Microsoft releases ‘Law Enforcement Requests Report’ for January to June 2014, notice anything?
Microsoft has released their latest ‘Law Enforcement Requests Report.’ Microsoft launched this report last year to bring transparency regarding demands by law enforcement to access their customer data. They release new numbers every six months, and they now have three reports you can compare.
From January to June, 2014 Microsoft received a total of 34,494 requests concerning 58,562 accounts. From July to December 2013 they received 35,083 requests concerning 58,083 accounts, and from January to June 2013 they received 37,196 requests concerning 66,539 accounts. This is a sample of the comparisons you can do.
I personally noticed the change in percentage of demands that were rejected. Over time it went from 2.4% to 3.4%, and now at 5.91%. To me this hints at Microsoft getting better at fighting the government over their users’ privacy. However, with three data points it’s hard to draw conclusions. In fact, the US numbers jump from 8.4% to 3.86% to 13.4% for requests rejected.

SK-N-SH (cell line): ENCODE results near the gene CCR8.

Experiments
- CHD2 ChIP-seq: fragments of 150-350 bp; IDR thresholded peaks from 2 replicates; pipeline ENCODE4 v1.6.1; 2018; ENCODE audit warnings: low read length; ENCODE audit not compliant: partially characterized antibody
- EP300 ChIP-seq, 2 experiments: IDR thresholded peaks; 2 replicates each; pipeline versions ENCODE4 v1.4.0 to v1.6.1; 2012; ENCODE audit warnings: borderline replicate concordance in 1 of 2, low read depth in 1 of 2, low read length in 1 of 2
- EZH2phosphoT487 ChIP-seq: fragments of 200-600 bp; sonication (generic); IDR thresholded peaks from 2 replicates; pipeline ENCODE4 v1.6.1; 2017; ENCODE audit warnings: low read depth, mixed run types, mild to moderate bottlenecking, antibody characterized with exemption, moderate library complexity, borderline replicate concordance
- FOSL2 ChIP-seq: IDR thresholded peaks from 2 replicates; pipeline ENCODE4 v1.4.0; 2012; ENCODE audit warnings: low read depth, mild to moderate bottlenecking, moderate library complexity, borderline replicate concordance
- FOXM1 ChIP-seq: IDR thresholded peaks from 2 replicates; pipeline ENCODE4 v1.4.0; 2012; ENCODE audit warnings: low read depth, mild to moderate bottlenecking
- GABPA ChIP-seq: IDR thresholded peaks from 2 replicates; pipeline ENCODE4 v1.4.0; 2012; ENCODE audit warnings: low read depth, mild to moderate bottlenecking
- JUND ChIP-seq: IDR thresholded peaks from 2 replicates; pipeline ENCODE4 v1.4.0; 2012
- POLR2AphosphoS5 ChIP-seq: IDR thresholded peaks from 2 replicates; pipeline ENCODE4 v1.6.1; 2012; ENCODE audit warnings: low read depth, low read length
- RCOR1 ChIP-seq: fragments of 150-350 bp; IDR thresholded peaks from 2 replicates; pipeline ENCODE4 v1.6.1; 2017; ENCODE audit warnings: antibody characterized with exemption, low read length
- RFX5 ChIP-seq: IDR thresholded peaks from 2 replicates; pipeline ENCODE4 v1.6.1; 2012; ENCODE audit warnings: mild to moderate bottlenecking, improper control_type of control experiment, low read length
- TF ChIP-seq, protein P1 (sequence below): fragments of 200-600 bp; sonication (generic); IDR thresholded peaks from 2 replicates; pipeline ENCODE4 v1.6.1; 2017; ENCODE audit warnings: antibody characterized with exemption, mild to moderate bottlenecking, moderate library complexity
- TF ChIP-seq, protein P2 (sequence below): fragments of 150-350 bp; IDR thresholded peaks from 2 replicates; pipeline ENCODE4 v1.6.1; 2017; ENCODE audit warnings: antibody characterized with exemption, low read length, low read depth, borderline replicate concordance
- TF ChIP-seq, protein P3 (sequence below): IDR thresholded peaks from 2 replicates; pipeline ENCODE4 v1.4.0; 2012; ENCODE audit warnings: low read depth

You can look at their report here for yourself. There are tabs to switch between years (reports). Under that, you have the countries for which the report is available, and you can click on a name to get numbers just for one country — it is default at ‘All.’ Under this, you will see a chart with the data and a FAQ if you have questions.
The United States also issues Microsoft with requests under the Foreign Intelligence Surveillance Act (FISA) for business records, pen and trap, and trace records. These are given a different report. All we know that the number of demands was between 0 and 999. However, the accounts being impacted has been increasing from 11,000 to 11,999 to 18,000 to 18,999. You can find the report here.
Feel free to look through the reports and talk about your findings in the comments below! Hopefully as these reports accumulate, we will be able to see patterns and use this data to fight for more transparency.Further reading: Government, Microsoft, Security